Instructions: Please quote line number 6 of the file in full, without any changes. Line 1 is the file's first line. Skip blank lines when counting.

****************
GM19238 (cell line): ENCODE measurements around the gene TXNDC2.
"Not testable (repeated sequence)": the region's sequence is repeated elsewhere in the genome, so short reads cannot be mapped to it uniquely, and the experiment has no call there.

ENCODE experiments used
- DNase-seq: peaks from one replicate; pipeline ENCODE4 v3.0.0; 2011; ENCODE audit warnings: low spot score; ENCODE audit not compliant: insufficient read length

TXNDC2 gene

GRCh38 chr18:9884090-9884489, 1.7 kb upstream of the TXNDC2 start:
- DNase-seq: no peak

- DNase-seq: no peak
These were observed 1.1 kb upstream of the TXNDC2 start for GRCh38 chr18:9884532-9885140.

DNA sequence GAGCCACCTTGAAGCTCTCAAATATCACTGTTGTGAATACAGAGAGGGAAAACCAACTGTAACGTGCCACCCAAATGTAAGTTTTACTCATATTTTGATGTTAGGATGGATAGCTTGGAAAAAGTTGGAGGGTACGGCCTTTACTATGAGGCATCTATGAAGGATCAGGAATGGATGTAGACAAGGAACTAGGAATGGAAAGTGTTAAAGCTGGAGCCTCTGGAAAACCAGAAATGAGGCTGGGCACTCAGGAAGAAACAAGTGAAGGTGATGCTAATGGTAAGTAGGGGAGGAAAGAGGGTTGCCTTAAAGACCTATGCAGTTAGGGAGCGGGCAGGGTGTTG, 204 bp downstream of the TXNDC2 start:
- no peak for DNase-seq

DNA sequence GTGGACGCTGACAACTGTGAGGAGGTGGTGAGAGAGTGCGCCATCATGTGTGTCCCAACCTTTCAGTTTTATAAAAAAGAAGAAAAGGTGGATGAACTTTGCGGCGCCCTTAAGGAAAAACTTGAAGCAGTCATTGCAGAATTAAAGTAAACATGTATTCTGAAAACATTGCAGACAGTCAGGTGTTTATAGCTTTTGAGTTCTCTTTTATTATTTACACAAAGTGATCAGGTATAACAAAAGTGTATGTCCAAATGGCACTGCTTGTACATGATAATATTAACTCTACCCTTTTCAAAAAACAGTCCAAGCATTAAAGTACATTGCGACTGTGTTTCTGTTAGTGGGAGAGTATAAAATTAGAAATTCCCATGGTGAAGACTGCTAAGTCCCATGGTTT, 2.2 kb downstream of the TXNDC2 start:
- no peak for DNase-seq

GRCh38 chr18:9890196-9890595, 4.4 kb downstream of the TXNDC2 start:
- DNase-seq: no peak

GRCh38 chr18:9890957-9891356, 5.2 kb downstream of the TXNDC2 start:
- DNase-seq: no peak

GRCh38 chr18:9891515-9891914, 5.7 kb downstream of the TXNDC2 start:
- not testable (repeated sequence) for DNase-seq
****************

GRCh38 chr18:9884090-9884489, 1.7 kb upstream of the TXNDC2 start: